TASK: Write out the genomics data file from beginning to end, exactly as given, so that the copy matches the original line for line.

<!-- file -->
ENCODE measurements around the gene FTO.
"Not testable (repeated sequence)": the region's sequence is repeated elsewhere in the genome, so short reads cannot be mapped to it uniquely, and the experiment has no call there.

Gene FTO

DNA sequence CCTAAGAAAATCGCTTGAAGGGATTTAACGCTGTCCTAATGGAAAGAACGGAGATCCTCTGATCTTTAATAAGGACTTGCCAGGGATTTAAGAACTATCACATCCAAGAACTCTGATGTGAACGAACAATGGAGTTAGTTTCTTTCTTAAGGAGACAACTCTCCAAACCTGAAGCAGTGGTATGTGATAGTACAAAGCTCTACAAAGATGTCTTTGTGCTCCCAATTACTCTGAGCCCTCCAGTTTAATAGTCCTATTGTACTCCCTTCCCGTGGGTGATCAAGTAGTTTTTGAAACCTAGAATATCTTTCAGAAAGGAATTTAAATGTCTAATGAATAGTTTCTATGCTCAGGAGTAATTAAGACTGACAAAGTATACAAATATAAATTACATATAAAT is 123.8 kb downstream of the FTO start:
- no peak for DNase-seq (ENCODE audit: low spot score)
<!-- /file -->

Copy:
ENCODE measurements around the gene FTO.
"Not testable (repeated sequence)": the region's sequence is repeated elsewhere in the genome, so short reads cannot be mapped to it uniquely, and the experiment has no call there.

Gene FTO

DNA sequence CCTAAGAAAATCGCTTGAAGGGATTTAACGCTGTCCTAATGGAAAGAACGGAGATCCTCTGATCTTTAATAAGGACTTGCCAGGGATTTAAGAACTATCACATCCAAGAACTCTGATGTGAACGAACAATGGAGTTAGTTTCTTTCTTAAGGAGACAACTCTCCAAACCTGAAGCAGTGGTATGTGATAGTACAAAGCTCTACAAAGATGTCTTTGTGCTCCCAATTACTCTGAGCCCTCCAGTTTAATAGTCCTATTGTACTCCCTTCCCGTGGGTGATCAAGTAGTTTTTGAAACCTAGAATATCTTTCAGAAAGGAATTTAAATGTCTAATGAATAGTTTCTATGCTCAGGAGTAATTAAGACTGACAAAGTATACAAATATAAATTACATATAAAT is 123.8 kb downstream of the FTO start:
- no peak for DNase-seq (ENCODE audit: low spot score)